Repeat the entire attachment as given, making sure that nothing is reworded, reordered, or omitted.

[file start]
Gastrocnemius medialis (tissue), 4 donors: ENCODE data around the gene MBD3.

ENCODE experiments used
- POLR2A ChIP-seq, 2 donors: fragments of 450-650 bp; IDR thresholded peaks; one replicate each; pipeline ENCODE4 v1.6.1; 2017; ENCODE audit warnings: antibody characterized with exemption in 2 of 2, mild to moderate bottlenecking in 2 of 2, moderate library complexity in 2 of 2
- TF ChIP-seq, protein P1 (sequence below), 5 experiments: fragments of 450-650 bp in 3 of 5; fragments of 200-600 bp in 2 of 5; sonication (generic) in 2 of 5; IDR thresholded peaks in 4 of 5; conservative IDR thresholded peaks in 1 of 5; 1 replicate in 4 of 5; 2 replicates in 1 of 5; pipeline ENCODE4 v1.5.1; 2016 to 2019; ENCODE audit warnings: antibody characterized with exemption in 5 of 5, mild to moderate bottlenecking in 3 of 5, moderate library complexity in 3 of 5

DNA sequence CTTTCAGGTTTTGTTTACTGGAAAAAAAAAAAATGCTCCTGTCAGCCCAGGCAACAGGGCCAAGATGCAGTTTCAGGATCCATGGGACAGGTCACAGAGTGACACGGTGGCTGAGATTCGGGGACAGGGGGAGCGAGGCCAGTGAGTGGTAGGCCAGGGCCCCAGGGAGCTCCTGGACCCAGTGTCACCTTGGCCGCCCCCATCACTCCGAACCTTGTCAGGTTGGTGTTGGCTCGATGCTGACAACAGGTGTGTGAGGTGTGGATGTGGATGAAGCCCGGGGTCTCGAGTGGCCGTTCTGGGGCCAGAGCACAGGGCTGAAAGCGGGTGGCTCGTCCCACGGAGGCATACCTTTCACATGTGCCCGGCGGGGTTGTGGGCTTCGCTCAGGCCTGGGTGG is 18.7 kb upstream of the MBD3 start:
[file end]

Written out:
Gastrocnemius medialis (tissue), 4 donors: ENCODE data around the gene MBD3.

ENCODE experiments used
- POLR2A ChIP-seq, 2 donors: fragments of 450-650 bp; IDR thresholded peaks; one replicate each; pipeline ENCODE4 v1.6.1; 2017; ENCODE audit warnings: antibody characterized with exemption in 2 of 2, mild to moderate bottlenecking in 2 of 2, moderate library complexity in 2 of 2
- TF ChIP-seq, protein P1 (sequence below), 5 experiments: fragments of 450-650 bp in 3 of 5; fragments of 200-600 bp in 2 of 5; sonication (generic) in 2 of 5; IDR thresholded peaks in 4 of 5; conservative IDR thresholded peaks in 1 of 5; 1 replicate in 4 of 5; 2 replicates in 1 of 5; pipeline ENCODE4 v1.5.1; 2016 to 2019; ENCODE audit warnings: antibody characterized with exemption in 5 of 5, mild to moderate bottlenecking in 3 of 5, moderate library complexity in 3 of 5

DNA sequence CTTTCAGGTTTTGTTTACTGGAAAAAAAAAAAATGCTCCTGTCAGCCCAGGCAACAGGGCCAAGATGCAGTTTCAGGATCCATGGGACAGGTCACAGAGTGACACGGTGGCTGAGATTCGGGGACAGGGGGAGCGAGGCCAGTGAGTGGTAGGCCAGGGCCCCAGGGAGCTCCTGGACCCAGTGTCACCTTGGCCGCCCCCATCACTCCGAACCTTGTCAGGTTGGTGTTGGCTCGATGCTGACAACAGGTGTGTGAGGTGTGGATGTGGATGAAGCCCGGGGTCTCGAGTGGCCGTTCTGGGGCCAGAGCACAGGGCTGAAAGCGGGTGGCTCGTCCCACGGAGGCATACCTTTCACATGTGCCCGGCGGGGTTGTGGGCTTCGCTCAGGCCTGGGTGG is 18.7 kb upstream of the MBD3 start: